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Battling Water Chestnut in an Environmentally Friendly Way


The annual weed pull calling volunteers to Bare Hill Pond to yank invading water chestnut weeds from the pond's depths wasn't held this year. Why? Volunteer Rick Dickson said, "because we finally don't need it."

The plant is injurious with its four-headed needle-sharp seeds typically making it to shore and cutting the feet of those who walk on them. But the removal and control of the plant is not easy. The sticky water chestnut seeds are carried by ducks, geese and other animals from waterway to waterway, making elimination of the weed difficult.

Dickson and others who worked with him have vigorously worked for years to get Bare Hill Pond's water chestnut weed population down, hosting three volunteer weed pulls a year at one time. He also used the town's mechanical weed harvester. "We picked up 80 tons of weeds with the harvester one year. The next year, 20 tons, and the next just five, until we didn't need the harvester anymore."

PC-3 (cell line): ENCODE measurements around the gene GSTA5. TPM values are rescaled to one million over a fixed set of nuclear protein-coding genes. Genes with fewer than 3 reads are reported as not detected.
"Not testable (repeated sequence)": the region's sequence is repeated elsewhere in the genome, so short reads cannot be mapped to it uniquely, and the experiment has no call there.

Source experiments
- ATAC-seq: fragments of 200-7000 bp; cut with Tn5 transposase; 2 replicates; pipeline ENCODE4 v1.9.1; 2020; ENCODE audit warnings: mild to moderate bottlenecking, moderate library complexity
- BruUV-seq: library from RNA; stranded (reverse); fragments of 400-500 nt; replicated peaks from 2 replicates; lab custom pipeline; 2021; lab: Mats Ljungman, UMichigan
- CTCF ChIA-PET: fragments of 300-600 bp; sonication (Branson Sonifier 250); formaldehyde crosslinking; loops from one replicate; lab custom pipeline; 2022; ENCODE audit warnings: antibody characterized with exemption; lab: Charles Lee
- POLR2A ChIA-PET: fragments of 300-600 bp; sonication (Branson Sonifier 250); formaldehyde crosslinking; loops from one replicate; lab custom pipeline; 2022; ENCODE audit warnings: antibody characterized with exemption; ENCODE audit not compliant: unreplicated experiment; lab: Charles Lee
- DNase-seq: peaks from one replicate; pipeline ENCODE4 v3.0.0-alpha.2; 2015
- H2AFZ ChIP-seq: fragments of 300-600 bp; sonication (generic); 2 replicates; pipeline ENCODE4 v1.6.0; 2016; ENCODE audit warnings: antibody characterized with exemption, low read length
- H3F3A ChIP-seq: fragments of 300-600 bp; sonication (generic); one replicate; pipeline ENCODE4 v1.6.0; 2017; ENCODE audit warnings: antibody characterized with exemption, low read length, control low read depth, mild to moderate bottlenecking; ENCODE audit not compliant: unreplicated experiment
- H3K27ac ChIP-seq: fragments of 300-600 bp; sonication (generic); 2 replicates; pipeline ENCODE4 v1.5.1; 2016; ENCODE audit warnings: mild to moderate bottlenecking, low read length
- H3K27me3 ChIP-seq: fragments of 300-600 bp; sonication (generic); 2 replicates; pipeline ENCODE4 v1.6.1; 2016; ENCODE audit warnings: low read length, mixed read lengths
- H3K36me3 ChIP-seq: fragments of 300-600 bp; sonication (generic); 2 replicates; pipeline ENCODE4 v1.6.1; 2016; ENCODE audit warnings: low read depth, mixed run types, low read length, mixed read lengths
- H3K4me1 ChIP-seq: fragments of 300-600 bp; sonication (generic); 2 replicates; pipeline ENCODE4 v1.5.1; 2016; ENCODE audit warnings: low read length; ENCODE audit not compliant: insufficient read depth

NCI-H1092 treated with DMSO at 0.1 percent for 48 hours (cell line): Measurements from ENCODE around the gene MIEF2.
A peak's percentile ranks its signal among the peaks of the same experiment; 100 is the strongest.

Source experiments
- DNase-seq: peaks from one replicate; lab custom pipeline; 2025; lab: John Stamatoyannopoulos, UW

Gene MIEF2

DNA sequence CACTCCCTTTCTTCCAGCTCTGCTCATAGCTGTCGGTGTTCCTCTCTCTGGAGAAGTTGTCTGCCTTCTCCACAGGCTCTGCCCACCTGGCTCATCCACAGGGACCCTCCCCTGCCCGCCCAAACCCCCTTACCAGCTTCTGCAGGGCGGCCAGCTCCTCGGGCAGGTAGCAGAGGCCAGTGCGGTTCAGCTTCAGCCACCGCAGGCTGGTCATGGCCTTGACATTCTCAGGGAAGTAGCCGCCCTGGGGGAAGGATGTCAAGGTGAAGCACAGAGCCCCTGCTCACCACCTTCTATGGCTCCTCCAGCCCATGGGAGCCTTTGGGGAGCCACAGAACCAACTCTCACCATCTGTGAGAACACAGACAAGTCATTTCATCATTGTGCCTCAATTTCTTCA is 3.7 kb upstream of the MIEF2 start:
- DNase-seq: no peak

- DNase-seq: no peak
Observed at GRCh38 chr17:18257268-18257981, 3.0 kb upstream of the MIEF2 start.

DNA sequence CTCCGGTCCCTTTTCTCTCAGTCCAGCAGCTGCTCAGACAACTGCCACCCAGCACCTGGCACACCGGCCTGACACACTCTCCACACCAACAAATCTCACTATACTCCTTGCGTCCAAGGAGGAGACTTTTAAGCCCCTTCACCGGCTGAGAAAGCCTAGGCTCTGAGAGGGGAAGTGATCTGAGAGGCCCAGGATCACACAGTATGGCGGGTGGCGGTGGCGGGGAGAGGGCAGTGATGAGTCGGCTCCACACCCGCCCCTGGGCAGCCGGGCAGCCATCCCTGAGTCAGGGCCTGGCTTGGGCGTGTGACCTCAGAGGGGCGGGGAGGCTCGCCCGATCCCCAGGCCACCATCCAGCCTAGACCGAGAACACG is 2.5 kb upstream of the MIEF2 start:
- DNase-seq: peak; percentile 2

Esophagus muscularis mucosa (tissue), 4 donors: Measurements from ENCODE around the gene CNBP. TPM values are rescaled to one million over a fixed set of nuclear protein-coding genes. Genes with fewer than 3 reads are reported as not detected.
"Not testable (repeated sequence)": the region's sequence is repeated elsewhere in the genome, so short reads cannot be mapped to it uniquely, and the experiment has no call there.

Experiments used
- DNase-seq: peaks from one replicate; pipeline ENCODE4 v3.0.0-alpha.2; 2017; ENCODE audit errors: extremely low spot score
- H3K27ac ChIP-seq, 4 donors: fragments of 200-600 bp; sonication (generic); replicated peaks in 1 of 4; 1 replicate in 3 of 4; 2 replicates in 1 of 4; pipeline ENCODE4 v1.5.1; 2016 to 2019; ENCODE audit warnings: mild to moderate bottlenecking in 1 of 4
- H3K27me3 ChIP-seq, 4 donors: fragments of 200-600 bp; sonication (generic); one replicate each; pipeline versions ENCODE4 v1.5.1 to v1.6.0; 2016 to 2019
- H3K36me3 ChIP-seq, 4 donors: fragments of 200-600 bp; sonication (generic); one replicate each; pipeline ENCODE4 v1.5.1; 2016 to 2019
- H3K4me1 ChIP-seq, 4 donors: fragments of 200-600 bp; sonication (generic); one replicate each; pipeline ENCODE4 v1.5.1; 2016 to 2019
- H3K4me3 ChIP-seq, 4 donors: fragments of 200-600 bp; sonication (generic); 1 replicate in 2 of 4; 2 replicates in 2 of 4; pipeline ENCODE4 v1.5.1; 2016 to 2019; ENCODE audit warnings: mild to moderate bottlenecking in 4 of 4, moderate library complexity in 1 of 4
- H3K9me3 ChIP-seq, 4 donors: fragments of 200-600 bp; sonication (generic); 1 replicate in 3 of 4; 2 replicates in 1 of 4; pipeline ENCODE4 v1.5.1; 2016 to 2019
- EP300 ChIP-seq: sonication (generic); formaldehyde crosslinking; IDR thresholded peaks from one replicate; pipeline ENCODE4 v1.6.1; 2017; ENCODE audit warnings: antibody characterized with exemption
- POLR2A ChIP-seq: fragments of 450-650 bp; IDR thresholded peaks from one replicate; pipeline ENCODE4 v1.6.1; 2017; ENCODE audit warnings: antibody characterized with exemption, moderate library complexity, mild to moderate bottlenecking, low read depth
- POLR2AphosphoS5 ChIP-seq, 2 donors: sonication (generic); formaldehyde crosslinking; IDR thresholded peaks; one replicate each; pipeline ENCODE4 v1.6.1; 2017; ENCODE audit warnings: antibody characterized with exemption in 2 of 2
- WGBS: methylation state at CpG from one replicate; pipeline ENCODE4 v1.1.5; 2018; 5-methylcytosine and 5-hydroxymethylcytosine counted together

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Maryland Falls Victim to Harmful Invasive Species - Invasive species are problematic because they can aggressively establish themselves very quickly after introduction, and often end up in direct competition with native species. Because of this, invasive species can quickly and dramatically alter natural habitats and displace native flora and fauna species. In the U.S. alone, 45 percent of species that are listed as rare, threatened or endangered are designated into this category in part due to invasive species.


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